Busch Stadium Farewell


Last Season at Busch Stadium
Downtown St. Louis, MO
Breaking down the elements into outline form, I aesthetically love the current Busch Stadium because it lends a delicate airiness to the Lego blocks of the downtown skyline. The beginnings of the new (to the left, above) juxtaposed with the old stadium highlights Chunky vs. Sleek, and considering how huge our bodies, cars and houses are, a chunky new stadium makes perfect sense.

 

In the Spring of 2003, I was part of a small committee who tried to save Busch Stadium. A new stadium was going to be built, but we came up with alternate uses for the existing stadium, in hopes of keeping it and incorporating it into “Stadium Village” (any more word on that promise?). If the owners had situated the new place just a few blocks further south, the existing place could have served as St. Louis’ version of the Roman Coliseum. History preserved and reutilized for all manner of public events, retail and restaurant establishments, and a natural meeting and hanging place. The owners could have saved millions on demolition costs, and still made money from rental fees.

During this same time, I had a marketing job interview with a downtown architecture firm. Half way through the interview, it was revealed that the firm was part of the stadium demolition team, and thrilled to be partnered with the powerhouse HOK because of it. My gut reaction was “I’m staring into the eyes of Beelzebub,” and I mentally shut down, purposely steering the interview into the ground. Even though I was desperately unemployed, I didn’t want to be considered for the job.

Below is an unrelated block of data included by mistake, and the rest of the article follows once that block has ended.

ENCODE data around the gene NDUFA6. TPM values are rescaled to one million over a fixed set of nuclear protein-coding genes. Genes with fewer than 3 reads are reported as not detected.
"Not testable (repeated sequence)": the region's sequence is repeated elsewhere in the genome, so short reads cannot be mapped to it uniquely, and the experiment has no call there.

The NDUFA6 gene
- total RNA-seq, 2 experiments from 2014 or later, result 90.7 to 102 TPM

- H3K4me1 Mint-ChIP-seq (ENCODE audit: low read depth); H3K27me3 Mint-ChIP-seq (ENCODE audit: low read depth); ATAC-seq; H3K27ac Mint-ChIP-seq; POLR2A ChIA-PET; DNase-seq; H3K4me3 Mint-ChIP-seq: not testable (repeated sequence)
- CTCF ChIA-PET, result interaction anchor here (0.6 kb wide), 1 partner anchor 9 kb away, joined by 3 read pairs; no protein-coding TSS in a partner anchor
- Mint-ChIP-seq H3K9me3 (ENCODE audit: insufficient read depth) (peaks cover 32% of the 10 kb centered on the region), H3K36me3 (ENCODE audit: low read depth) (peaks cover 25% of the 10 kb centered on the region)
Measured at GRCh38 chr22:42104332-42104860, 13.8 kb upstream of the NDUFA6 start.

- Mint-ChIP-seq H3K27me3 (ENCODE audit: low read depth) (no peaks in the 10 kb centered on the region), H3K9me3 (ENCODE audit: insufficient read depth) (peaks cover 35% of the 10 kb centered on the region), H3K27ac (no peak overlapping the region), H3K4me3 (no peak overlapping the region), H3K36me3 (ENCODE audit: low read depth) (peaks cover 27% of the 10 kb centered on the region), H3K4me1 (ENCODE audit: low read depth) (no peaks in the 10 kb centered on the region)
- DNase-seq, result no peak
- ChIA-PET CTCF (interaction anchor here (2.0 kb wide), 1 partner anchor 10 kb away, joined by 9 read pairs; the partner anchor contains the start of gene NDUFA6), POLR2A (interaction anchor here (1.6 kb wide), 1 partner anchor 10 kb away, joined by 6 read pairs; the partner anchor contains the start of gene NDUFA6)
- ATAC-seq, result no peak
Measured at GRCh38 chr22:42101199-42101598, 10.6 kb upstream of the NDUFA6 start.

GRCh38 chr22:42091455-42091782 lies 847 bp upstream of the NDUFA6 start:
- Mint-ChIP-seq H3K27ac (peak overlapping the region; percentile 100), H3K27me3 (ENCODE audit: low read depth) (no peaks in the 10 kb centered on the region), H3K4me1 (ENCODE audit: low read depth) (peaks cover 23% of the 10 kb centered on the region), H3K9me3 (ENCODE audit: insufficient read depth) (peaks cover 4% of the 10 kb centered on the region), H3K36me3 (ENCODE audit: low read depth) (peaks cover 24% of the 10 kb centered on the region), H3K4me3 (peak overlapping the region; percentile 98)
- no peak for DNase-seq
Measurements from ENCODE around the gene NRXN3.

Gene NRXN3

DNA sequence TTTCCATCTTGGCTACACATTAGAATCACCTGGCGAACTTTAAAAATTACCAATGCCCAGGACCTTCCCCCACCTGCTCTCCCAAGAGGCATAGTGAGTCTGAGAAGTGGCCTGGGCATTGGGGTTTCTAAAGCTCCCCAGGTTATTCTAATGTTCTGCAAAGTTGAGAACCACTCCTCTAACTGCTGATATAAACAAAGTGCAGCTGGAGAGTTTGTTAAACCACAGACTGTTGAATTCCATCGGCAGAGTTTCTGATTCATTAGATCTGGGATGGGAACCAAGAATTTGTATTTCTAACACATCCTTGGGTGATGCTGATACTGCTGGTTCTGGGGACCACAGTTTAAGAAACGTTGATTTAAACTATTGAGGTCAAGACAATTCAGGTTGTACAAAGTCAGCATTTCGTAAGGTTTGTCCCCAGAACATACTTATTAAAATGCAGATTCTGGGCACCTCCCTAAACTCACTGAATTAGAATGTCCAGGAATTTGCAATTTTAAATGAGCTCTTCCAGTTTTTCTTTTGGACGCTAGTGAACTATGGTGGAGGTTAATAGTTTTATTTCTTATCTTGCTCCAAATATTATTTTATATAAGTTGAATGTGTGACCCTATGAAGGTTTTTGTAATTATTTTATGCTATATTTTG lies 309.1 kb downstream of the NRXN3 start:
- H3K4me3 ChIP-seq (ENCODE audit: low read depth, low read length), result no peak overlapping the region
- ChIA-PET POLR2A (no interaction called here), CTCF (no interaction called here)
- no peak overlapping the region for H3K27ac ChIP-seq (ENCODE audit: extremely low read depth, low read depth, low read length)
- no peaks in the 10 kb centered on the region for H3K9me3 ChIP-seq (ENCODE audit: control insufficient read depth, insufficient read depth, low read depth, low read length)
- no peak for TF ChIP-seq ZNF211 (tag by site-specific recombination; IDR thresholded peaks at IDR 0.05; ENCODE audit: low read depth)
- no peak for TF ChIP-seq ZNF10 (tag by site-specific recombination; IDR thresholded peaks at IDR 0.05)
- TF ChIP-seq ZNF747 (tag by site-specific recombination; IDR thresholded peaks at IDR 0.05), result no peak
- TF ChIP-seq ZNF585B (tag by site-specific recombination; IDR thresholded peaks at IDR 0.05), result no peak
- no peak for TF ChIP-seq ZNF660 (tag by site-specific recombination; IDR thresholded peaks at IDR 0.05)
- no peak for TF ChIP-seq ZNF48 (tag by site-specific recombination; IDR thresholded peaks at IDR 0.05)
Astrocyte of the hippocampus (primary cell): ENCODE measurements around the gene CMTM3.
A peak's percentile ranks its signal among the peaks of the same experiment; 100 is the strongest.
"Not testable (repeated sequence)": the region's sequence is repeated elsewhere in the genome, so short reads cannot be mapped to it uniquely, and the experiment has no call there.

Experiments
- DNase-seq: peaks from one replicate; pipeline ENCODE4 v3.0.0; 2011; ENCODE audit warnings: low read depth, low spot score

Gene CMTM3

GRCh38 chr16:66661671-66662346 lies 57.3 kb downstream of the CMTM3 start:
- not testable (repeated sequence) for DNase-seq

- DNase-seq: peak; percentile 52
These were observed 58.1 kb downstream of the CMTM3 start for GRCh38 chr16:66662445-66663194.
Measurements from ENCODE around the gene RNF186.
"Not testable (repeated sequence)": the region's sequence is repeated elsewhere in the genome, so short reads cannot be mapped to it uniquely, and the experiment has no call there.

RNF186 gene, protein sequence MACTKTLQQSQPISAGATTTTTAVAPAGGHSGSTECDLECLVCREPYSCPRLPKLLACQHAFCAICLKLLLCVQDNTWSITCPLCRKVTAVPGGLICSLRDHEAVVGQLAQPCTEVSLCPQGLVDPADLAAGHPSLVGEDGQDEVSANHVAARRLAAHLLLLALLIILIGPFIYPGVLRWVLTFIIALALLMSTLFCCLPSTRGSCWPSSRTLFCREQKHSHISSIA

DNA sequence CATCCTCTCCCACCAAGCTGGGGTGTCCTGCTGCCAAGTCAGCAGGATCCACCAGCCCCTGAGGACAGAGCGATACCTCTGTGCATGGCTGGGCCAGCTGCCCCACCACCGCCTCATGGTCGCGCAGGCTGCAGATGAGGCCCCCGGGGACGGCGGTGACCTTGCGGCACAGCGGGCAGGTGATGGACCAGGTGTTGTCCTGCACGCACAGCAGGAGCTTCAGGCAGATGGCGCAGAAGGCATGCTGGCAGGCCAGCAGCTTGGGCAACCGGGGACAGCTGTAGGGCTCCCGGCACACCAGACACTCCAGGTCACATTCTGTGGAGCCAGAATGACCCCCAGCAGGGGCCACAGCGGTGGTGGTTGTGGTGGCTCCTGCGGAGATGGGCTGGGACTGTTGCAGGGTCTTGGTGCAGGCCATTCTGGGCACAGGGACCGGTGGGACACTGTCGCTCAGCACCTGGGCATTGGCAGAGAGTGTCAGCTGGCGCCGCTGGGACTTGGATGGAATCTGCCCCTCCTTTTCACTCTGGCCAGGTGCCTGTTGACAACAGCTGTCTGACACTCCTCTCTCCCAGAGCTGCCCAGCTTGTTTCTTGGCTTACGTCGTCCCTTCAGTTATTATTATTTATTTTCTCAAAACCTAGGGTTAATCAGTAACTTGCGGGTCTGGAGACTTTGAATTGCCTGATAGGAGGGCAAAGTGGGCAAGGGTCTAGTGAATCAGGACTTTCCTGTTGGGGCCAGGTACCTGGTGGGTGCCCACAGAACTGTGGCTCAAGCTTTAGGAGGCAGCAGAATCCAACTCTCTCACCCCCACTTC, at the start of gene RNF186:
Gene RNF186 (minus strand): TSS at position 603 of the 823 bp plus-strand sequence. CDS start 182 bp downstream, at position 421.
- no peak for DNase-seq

I’ve never been down with the concept of allowing sports and retail profits to dictate civic and community evolution. Old vs. new, this story is filled with truth, propaganda and sentimentality. It was the sentimental angle that brought me to the ball park on Saturday night to visit the place one last time, take tons of photos, and say goodbye.

I choked up quite a few times while reflecting on both my personal past with the stadium, and the glorious baseball history that’s soaked into the concrete walls. I got lost in the sad poetry of crudely painted RedBirds (above left) and historic home run spots (above right) that won’t – and can’t -make it to the new stadium.


And I’ve never taken for granted these views from the stadium. No matter the decade, it’s always thrilled, even when a particular game didn’t. The arc, the Arch, the sweep and swirl of energy, and all the pieces that combine to turn a structure into the nucleus of a proud and glamorous era.
I don’t want to give this up.
Why are we giving this up?
Yes, I know the truth, the propaganda and the spreadsheets, and I resent the owners’ tugging on this city’s raging sentimental streak as they milk this season’s long goodbye. But I suppose there’s money to be made from that, too.

Speaking of money, I highly doubt that I will ever pay to see a game in the new stadium because A) I won’t be able to afford it, and B) I refuse to put my money in their coffers because C) we all originally voted against this idea. If someone pays my way, I’ll visit the Retro Brick Theme Park, and stare wistfully off into the distance where the last graceful cookie cutter stood, remembering how much I loved the old place… It’s going to be a long, mournful summer, and a bittersweet fall (since the Cards will go the distance).

To Wellston

wellston missouri mid-century modern architecture photos by toby weiss
Martin Luther King Dr. & North Kinshighway